1 of 2 | President Joe Biden exits Marine One on the South Lawn of the White House in Washington, D.C., on Monday following a trip to Philadelphia, where he announced millions in funding for local fire departments and presided over the reopening of local fire companies. Photo by Bonnie Cash/UPI
Dec. 11 (UPI) -- President Joe Biden touted millions in new funding for U.S. firefighters during a visit to Philadelphia on Monday as three shuttered city fire companies were ceremonially returned to service.
The president announced $22.4 million in federal funds to boost firefighter salaries and benefits as he celebrated the return of firefighting services to Engine 6 in Philadelphia's Fishtown neighborhood, Ladder 1 in the city's Fairmount section and Ladder 11 in South Philadelphia -- which all have been idle for more than a decade.
Flanked by Pennsylvania Gov. Josh Shapiro, Philadelphia Mayor Jim Kenney, International Fire Fighters President Ed Kelly and others, Biden began his remarks by relating that he owed his life to firefighters in his home state of Delaware after suffering a cranial aneurysm during a snowstorm in the 1980s.
Biden said then-President Ronald Reagan sent Helicopter One to get him, but the storm prevented it from flying, so it was his local firefighters who fought the blizzard and successfully transported him to Walter Reed Medical Center in Washington.
"I got there for a nine-hour operation that saved my life," he said. "Not a joke. My firefighters -- the guys I grew up with -- they saved my life."
Biden said the grant is provided through the Federal Emergency Management Agency's SAFER program, which delivers money to fire departments and volunteer firefighter groups to help them continue to deliver a new crop of firefighter trainees nationwide.
The latest grant will also cover the cost of reopening the three stations while providing funds to pay 72 firefighters over three years, as well as supporting a new class of trainees to join the Philadelphia Fire Academy.
Also during his remarks, Biden paid tribute to a family of 12, including nine children, who were killed when a Christmas tree ignited a fire that engulfed a row house in the Fairmont neighborhood late last year.
Local officials said that, if not for the 2008 cutbacks, more lives could have been saved.
"On the day of the Fairmount fire, if the company hadn't been decommissioned, Ladder 1 would have been the closest truck to the fire," the president said. "God only knows whether it would have been able to get there that much earlier to save lives -- would have responded, but maybe saved some lives."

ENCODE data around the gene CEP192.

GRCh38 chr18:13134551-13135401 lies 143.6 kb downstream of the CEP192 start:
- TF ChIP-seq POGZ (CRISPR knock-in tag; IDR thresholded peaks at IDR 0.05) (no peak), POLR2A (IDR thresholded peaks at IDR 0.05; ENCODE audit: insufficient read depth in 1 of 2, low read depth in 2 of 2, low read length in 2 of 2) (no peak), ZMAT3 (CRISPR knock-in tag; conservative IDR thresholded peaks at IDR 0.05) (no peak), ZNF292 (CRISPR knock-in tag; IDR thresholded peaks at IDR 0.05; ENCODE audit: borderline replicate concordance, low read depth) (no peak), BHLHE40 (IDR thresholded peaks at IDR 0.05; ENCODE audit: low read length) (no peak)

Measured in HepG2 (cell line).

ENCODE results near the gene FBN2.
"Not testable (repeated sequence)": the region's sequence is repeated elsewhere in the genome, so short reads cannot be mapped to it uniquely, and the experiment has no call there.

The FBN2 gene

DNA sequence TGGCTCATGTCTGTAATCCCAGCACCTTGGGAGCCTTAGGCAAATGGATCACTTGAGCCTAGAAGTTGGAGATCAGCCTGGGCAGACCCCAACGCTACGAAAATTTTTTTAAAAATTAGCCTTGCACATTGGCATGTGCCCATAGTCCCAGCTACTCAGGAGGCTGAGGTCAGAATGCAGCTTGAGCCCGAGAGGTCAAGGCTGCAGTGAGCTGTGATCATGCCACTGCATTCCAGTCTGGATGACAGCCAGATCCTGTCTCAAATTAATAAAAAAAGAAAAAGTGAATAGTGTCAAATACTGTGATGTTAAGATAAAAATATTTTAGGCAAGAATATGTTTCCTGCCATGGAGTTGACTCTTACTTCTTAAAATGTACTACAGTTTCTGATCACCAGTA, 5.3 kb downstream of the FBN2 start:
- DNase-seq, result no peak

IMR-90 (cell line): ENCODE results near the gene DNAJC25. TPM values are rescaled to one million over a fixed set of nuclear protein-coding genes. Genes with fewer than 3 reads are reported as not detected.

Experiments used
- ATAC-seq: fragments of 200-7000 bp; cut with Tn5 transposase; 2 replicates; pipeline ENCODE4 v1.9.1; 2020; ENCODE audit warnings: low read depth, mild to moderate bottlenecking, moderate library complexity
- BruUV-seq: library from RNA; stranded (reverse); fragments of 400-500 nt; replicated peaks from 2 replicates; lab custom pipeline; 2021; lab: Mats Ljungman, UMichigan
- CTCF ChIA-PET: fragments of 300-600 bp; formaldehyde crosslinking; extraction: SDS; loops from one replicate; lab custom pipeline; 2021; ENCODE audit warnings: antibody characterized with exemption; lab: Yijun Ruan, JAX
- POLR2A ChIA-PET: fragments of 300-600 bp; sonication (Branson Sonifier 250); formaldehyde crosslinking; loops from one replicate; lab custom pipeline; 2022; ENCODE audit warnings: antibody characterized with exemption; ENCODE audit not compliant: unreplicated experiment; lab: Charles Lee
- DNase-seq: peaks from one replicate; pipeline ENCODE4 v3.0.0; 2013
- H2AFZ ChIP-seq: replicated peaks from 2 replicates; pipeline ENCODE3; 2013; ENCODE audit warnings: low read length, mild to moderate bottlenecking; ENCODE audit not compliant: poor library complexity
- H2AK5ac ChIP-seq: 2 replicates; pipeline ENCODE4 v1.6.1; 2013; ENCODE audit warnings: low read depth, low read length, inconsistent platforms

Meanwhile, the two other stations being resurrected, Engine 6 and Ladder 11, were both shut down more than 14 years ago under the administration of former Mayor Michael Nutter as the city faced a massive budget shortfall amid the Great Recession.
Mike Bresnan, the fire chief of Philadelphia's IAFF Local 22, said Sunday that Biden had "kept his word" after he urged the president to allocate federal resources to put the station back in service following the tragedy.
"It's just unfortunate that it happened in the first place," Bresnan told the Philadelphia Inquirer. "But one thing about [Biden]: He cares for people. You can see that."
Four years ago, Bresnan's union drew attention by endorsing President Donald Trump for re-election despite disagreements with the larger national firefighters union. The endorsement sparked a lawsuit challenging the process and seeking Bresnan's removal, but the case was eventually dismissed in April 2021.
So far, the local union has not endorsed a candidate for 2024 after the national union went with Biden in 2020.
Biden's American Rescue Plan included $350 billion for cities and states to pay firefighter salaries, while additional legislation signed last year provides individual FEMA assistance grants of $360 million under the SAFER program.
Biden has made numerous trips to Philadelphia throughout 2023 as the president prioritizes major policy actions in the crucial battleground ahead of the 2024 election.
In October, the president traveled to Philadelphia to announce $7 billion in federal funds to boost climate efforts in the battleground of Pennsylvania.
In July, Biden also showed up at a Philadelphia shipyard to announce the construction of a new offshore wind vessel as part of the administration's continued push on manufacturing and clean energy.
Philadelphia was also the site where Biden unveiled his federal budget in March during a speech that called on Congress to support his plan to extend Medicare and Social Security and reduce the deficit by raising taxes on wealthy Americans.
In February, Biden and Vice President Kamala Harris traveled to Philadelphia to announce $500 million in federal infrastructure funds to help fix the city's broken water system amid a nationwide effort to dismantle lead pipes.
Later in the day, Biden planned to attend a campaign reception in Philadelphia, the White House said.